When you think of Indonesia, you will probably imagine rainforests and beaches, small villages maybe, the odd beach bar or two. And certainly, Indonesia does have all of this, but it is also home to 3 fabulous cities: Jakarta, the capital, Medan in North Sumatra and Makassar in South Sulawesi.
These cities are wondrous to behold and, if you haven’t been before are well worth adding to your holiday bucket list this year. All three have their own take on the Indonesian culture with buildings and cuisine unique to each. The sights and sounds are something, but the flavours you can find here are the real reason many people go.
Jakarta is the capital city of Indonesia and has the largest urban population by far. Around 9 million people live here in this sprawling metropolis with a further 2 million arriving for work every day.
Finding a place to stay in Jakarta isn’t difficult at all as there are plenty of fine hotels to choose from. However, if you are staying for a longer period, you may prefer to rent an apartment for a cheaper and more authentic way of experiencing this amazing city. Try https://rumahdijual.com/jakarta-barat/ for local houses and apartments.
The food here is also magnificent. There are plenty of bars and restaurants to choose from but the real magic happens on the street. With influences coming from China, India and Europe (through the colonial Dutch settlers), this city wears its trading history in its food. There are so many dishes to try, you will need a big appetite for new foods to manage all of them!
While you are in Jakarta, you can’t miss out on the theme park, Ancol. Almost a city within a city, this small area on the coast is ideal for watersports, food and leisure activities for all the family. Taman Mini Indonesia Indah and the many museums of Jakarta shouldn’t be missed either.
The capital of the Indonesian province of North Sumatra, Medan is the fourth largest city in Indonesia. Though it is not specifically geared towards tourists, this city is a perfect spot for relaxing in hot springs and indulging in new foods. Many people from across Indonesia treat Medan as a weekend escape.
It may not have been the first on your list of cities to visit, but Medan is largely underrated for its beauty and dramatic landscape. This is the home of Lake Toba, a lake occupying the caldera of a supervolcano and Sipisopiso, a waterfall 800m above sea level that plunges into the gorge below.
Medan is famous for its durian fruit provider Ucok Durian Medan who sell the fruit in a variety of forms. Of course, this particular fruit is itself famous for being so pungent it has been banned in many places such as hotels. It can be found in other areas of Indonesia and Malaysia, but since you are already in Medan, it would be rude not to give this little shop a visit.
The city of Medan remains the home of the Sultan of Deli in the historic Maimoon Palace and there are many other buildings of note here too including many temples dedicated to different religions. The Gunung Timur Temple, a Taoist temple is here as well as the Buddhist temple Maha Vihara Maitreya, the Medan Cathedral, which is the oldest church in the city, and Sri Mariamman Temple, which is the first Hindu temple in Medan. These buildings really show how Indonesia has become home to so many different cultures from China and India to descendents of colonial settlers from Europe.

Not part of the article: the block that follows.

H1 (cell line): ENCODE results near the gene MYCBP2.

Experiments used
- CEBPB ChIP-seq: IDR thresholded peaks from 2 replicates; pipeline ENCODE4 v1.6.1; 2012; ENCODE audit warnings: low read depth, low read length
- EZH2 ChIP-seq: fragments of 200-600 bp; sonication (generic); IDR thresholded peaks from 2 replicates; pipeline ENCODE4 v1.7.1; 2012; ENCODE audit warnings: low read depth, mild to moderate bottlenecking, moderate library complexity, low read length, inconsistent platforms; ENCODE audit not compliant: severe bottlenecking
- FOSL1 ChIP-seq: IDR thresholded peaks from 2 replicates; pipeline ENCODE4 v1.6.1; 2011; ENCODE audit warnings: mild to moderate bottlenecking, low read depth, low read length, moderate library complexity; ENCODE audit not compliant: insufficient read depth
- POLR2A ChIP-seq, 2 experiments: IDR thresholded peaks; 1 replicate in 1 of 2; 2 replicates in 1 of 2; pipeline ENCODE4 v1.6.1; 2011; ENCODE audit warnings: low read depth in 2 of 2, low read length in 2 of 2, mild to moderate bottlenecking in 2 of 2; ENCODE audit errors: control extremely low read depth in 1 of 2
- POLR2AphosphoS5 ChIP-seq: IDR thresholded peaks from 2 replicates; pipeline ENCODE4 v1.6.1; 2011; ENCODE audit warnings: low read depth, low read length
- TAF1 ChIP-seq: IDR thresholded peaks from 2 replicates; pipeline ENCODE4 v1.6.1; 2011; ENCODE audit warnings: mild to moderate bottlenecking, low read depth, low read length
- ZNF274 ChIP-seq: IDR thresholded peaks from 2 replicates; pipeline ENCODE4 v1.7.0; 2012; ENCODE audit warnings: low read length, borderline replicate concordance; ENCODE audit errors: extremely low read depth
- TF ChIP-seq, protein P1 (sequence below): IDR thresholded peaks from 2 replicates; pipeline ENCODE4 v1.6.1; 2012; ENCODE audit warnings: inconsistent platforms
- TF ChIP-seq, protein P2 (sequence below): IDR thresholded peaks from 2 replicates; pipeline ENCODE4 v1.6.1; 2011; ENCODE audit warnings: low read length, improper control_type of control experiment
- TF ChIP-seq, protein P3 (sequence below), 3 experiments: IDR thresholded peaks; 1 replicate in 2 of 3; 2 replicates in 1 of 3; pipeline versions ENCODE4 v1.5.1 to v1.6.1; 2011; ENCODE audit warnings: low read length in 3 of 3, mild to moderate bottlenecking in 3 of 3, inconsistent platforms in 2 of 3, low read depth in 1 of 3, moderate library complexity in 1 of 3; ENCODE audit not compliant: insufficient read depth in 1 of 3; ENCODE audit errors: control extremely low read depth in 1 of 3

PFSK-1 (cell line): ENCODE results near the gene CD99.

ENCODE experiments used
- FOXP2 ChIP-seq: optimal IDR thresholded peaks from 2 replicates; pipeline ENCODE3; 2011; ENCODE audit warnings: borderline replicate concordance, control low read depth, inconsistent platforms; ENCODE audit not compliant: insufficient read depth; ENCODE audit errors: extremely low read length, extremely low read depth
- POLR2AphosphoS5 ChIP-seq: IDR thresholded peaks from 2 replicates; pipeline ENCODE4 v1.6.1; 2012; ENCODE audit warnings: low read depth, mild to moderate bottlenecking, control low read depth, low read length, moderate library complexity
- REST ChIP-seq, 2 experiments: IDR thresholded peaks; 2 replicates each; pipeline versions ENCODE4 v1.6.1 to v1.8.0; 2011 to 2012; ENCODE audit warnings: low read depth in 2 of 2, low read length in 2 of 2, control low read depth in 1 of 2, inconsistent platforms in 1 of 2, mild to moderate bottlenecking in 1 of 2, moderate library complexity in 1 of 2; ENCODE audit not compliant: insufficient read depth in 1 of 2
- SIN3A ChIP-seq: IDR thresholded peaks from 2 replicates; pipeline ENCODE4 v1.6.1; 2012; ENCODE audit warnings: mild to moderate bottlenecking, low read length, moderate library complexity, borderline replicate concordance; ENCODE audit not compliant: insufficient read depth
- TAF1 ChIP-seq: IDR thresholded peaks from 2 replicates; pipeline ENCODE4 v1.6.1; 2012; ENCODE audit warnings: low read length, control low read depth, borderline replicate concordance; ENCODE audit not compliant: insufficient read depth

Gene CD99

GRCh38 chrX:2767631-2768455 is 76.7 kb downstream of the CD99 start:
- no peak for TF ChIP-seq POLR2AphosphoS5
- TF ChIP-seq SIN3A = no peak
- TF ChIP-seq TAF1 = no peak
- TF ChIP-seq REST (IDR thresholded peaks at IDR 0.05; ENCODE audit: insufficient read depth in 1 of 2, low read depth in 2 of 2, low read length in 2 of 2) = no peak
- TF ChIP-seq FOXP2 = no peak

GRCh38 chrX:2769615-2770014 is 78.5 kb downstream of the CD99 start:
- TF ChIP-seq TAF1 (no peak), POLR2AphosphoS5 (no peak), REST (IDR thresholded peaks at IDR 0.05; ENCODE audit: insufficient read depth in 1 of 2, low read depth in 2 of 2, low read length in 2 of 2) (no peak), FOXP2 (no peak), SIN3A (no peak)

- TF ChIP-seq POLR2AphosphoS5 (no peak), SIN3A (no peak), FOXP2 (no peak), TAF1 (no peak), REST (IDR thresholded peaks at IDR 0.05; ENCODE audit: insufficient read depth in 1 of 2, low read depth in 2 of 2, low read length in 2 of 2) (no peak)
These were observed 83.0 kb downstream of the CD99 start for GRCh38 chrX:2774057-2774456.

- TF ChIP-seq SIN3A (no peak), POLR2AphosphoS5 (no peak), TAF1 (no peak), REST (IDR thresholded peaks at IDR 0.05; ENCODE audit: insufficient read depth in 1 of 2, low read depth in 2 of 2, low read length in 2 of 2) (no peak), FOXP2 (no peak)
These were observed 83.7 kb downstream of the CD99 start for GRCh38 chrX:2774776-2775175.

Some people spell it as “Macassar”. Makassar is considered the provincial capital of South Sulawesi. It was called Ujung Pandang, between 1971 and 1999 after a pre-colonial fort in the city and the names are often used interchangeably by locals.
Like many cities in Indonesia, Makassar has its own culinary palate and is famous for Coto Makassar, a rich stew made with ground peanuts, beef and offal. It may not sound – or even look – particularly appetising but served with jasmine rice, your curiosity will over take you for sure. Another famous dish from this region is konro bakar or grilled ribs which can be found across Indonesia but are best served here in South Sulawesi.
There are all sorts of things to do here, especially if you are interested in outdoor sports and nature. Makassar is an ideal place to enter the Bantimurung Bulusaraung National Park. here you can enjoy the natural waterslide, Bantimurung Waterfall. The national park is known as the Kingdom of the Butterfly and is home to many unique species. Though the park is now used for preservation, there is, unfortunately, still an informal trade in butterflies amongst the locals.
Beach and sea lovers must visit Losari while they are here, if not to enjoy the sunset, to join the locals in exercising on the beach in the morning. The beach is easy to access and is free of charge for all visitors. Just take a towel and relax.
Indonesia’s cities are vibrant and full of interesting flavours and unique dishes. Every area has it’s own particular take on Indonesian cuisine and as the whole country embraces influences from China, India and beyond, it is both familiar in some ways and completely new in others. If you wanted to, you could spend your entire trip just tasting new things.
There is plenty to do across Indonesia but for a tourist, Jakarta is probably the best place for finding tourist attractions and family fun. However, if you are looking to really experience the Indonesian way of life, trying other cities like Medan and Makassar is a great idea. As Indonesia is such a huge country made up of so many smaller islands, the culture here varies from place to place so you can’t really say you’ve seen Indonesia until you have travelled around and seen many different islands, cities and cultures.
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